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About the Mold

It was Book Fair Week at school. I’m worn out. But it does mean that the end of the school year is near – just two more events and then summer!


I’m ashamed to tell you how many books we came home with. We were already low on shelf space…

The mold results (air quality tests – they didn’t grow anything just counted spores) arrived on Monday. Eleven rooms in the facility were tested randomly – it should be noted that none of the tested classrooms are the ones that flood regularly. Let me preface the rest of the discussion with: none of the majorly toxic types showed up in the samples. That way you can skip the next bit if if bores you. Google and I spent a couple hours together (that’s all I had time for during Book Fair Week) learning about mold types. I’m still not an expert, but I learned enough to make me feel like something is hinky. That and the way the company that analyzed the mold results hedged their bets with comments like, “Although a reasonable attempt has been made to locate suspect microbes (mold) in the areas identified, the inspection techniques used are inherently limited in the sense that only full demolition procedures will reveal all building materials of a structure and, therefore, all areas of potential microbial growth.”

The problem with mold testing is that there’s no set standard for “acceptable” amounts. So the testing companies set their own. This particular company decided that as long as there are more mold spores outside than inside, everything is fine. Regardless of type. Now, according to the letter from our Superintendent, “The environmental testing company reports that the numbers of detected mold spores was LESS inside than outside, as should be the case.” And that is accurate based on the total spores counted in the report. What isn’t taken into consideration is that there are two types of mold spores that are much higher in the outdoor sample: Basidiospores (released during periods of high humidity or rain and often found in forests and woodlands – radically higher concentration since it’d rained every day for more than a week) and Ascospores (grows well under a variety of conditions and found everywhere outside). There are several types (4-6 in eight of the rooms tested) found indoors in percentages greater than outside. Two of them – Cladiosporium (grows inside where the relative humidity is 50% or higher) and Pennicillium (often found growing in water damaged indoor areas) – have percentages that are higher in every room tested. Penicillium concentrations are triple or more in every room: 3% concentration outdoors compared to 8%-47% indoors. Since only one of those classrooms is near the ones that flood when it rains, I’ve got to wonder where all the other water damage is coming from. Super leaky ill-repaired roof perhaps? They finished putting new shingles on the roof (although they called it “getting a new roof”) when Ellie started kindergarten. Before that, the leak solution was to put big trashcans in the attic to catch the drips. I did not know that when Ellie started school there. Malaria anyone? Also, filled with water those would be really really heavy. I wonder if they ever came through the antique ceilings. Let me say just one more time (in the fine tradition of whoever wrote the opinion letter about the mold test), there’s a real good chance I just can’t read a mold report and I’ve got this all wrong.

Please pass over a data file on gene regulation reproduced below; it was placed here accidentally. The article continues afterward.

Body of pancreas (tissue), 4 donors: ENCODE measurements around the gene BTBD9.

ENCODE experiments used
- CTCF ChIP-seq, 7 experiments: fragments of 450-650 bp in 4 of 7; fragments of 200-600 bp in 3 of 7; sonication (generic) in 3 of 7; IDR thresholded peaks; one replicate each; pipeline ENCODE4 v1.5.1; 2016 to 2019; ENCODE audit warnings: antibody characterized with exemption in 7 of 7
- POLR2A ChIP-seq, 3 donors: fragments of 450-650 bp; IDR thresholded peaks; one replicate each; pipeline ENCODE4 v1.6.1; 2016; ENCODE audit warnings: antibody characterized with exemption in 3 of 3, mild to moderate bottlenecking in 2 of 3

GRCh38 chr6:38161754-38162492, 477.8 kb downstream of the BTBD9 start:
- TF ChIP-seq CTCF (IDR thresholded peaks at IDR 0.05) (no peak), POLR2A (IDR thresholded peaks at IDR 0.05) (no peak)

However. They “relocated” three classrooms (Ellie’s, the one near the flooding and the one next door to that one) even though everything is FINE. Ellie’s teacher requested a new sink and countertop over a year ago. Mold grows (well, grew, since they took the sink out) up out of the sink in her classroom, she kills it with Clorox and it grows again. The facilities people came, measured the counter and were never heard from again. They recommendations from the mold people were that the countertop, back splash and cabinets underneath be replaced. They’ve only replaced the countertop – not the water damaged cabinets underneath. Which means that they have yet to treat the mold that’s growing back of the cabinets. I’ve got pictures. They are supposedly remediating (that means spraying some stuff while wearing haz-mat suits) in the other two classrooms and testing the classrooms that do actually flood when it rains.

My requests for meetings and documents* have been deferred, ignored and shuffled from person to person for the past two weeks. I let the superintendent know that the people he referred me to will not meet with me or answer my questions. This time, he referred me to the guy I’m pretty sure is responsible for the neglect of the building. We’ll just see how that goes. Everybody (including my new contact) that I’ve sent emails or that I have had short “I haven’t got time to meet with you” conversations with has until Monday afternoon to get back to me. Then I’m going to start calling them each and every day until I get my answers. I’m out of patience and I’m out of trust. Somebody is responsible for the neglect of the building. Somebody chose to neglect EPA requirements. Somebody chose to ignore basic fire safety. Somebody put my kid (and a whole bunch of others) in unsafe and unsavory conditions. I want to know who.

*anything that has anything to do with the fire safety system before it’s stunningly quick replacement in February (date of installation and service record particularly), the past 10 years of work orders for the school (date submitted and date addressed particularly) and the “regular asbestos and mold tests” that the PR guy is absolutely convinced they perform.

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